Kegel exercises involve the repetitive tightening or clenching of the pubococcygeus (PC) muscle, which is what you do when you try to prevent the flow or urine or the passing of gas.
How to do Kegel Exercises
You can get the feel of the PC muscle if you practice stopping and starting your urine stream a few times in mid-urination. When you do this, do not tighten your abdominal, buttock, or thigh muscles, just the PC muscle. Contract the PC muscle and hold for five seconds, then relax. That’s one rep. Now do 20 to 40 repetitions twice a day to start, and work your way up to 60 reps twice a day. You can do these exercises anywhere and at any time, sitting, standing, or lying down. No one will even know you are doing them. If you do them lying down, choose a firm surface and tilt your pelvis upward. If you do Kegel exercises regularly (preferably daily), you can strengthen and tone the muscles of the urinary system and gain better control of your urine flow. Once you start doing Kegels, you should experience results in about four to six weeks.
Kegel before Surgery
If you are planning to undergo radical prostatectomy, it is recommended that you begin doing Kegel exercises in advance so you can strengthen the muscles before surgery. Performing Kegel exercises after surgery (although not until your doctor gives the okay) is also an excellent way to rebuild the strength of the muscles important for controlling urine flow.
More on Kegel Exercises for Men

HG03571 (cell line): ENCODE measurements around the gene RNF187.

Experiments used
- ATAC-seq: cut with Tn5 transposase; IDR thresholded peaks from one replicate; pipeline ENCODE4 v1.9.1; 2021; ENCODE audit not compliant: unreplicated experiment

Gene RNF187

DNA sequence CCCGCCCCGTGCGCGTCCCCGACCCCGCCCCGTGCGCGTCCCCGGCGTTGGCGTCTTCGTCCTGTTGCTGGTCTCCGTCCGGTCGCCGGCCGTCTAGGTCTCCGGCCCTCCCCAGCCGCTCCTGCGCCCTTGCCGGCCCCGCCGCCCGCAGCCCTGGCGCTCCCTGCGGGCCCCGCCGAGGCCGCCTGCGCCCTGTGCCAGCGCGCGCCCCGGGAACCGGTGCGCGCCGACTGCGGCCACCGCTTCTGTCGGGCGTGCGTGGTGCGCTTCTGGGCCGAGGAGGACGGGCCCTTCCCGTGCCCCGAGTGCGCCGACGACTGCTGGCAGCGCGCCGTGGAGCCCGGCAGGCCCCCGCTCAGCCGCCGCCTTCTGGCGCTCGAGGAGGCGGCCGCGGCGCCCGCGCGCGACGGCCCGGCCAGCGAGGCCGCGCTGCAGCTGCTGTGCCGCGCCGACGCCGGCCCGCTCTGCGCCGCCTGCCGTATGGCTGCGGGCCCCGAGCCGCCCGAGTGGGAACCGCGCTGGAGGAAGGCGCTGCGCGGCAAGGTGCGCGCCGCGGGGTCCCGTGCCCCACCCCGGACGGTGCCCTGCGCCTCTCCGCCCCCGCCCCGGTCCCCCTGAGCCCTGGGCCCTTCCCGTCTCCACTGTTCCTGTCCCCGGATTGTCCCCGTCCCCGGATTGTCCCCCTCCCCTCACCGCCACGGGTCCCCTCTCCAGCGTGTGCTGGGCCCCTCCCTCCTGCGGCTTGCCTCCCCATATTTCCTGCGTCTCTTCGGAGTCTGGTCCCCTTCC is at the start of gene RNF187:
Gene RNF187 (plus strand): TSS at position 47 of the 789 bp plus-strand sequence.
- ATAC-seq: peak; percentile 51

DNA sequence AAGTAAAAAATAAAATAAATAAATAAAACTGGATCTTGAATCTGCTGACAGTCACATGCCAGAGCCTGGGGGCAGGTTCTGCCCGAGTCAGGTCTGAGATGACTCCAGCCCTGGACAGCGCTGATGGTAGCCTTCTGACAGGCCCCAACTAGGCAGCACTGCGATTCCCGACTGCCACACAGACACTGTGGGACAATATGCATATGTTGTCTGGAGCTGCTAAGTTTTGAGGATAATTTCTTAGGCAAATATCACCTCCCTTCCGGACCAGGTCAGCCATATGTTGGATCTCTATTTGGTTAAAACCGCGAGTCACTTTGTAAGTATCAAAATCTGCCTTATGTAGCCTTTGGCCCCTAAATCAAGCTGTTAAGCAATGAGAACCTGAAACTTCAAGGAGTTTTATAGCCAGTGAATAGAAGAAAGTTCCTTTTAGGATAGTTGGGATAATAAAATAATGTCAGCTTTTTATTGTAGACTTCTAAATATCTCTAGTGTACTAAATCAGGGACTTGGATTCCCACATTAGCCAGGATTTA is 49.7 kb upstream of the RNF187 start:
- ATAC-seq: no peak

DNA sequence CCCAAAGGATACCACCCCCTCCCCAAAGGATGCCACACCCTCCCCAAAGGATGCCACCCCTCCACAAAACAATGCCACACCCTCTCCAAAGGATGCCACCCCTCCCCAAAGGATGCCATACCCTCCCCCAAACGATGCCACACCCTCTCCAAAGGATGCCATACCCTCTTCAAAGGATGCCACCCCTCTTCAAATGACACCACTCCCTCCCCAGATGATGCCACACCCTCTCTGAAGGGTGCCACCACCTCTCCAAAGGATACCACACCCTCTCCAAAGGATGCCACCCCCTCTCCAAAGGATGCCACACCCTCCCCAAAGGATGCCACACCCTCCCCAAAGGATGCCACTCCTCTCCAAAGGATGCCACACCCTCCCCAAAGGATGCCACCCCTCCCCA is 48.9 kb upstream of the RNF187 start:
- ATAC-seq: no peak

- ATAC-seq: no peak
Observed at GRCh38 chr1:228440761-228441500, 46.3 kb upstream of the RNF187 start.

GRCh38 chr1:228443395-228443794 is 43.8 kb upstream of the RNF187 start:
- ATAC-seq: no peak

How quickly can you get back on the tennis court or into the pool after surgery? That depends on the type of surgery you’ve had, how extensive it was, and the state of your health in general. Your doctor should be your guide. In most cases it takes six to eight weeks to return to doing the things you’ve always done, and so you should take it slow and gradually build back to your former level of fitness.
Generally, exercises that involves the entire body, such as walking or swimming, may be a good choice, but it’s best to avoid any exercises that involve jarring or pounding, like running, tennis or jumping rope, or any activity that puts pressure on the pelvic area (e.g., horseback riding, bicycling).
Are there any exercises that healthy men should not do if they want to avoid prostate problems in the future? Some men claim that bicycling puts an undue amount of pressure on the prostate region and aggravates symptoms, but most medical professionals doubt that cycling causes or exacerbates prostatitis or BPH, and there is no link between cancer of the prostate and cycling.
It is possible, though, that specific exercise, such as cycling or riding a horse, can aggravate the prostate if there is pressure on the area. If you are scheduled for a checkup that may include a PSA test, it might be an idea to avoid any exercise that may lead to a false or increased PSA level, potentially caused by the effect of any short-term inflammation.
Overall, if there is an exercise or activity that is irritating or aggravating your prostate area—or any other area of your body for that matter—then it’s probably best to avoid it.
Barnard RJ, Aronson WJ. Benign prostatic hyperplasia: does lifestyle play a role? Phys Sportsmed 2009 Dec; 37(4): 141-46
Kapur G et al. The effect of aerobic exercise on treatment-related acute toxicity in men receiving radical external beam radiotherapy for localized prostate cancer. Eur J Cancer Care (Engl) 2010 Sep; 19(5): 643-47
Kenfield SA et al. Physical activity and survival after prostate cancer diagnosis in the health professionals follow-up study. J Clin Oncol2011 Jan 4
Mina DS et al. Physical activity and quality of life after radical prostatectomy. Can Urol Assoc J 2010 Jun; 4(3): 180-86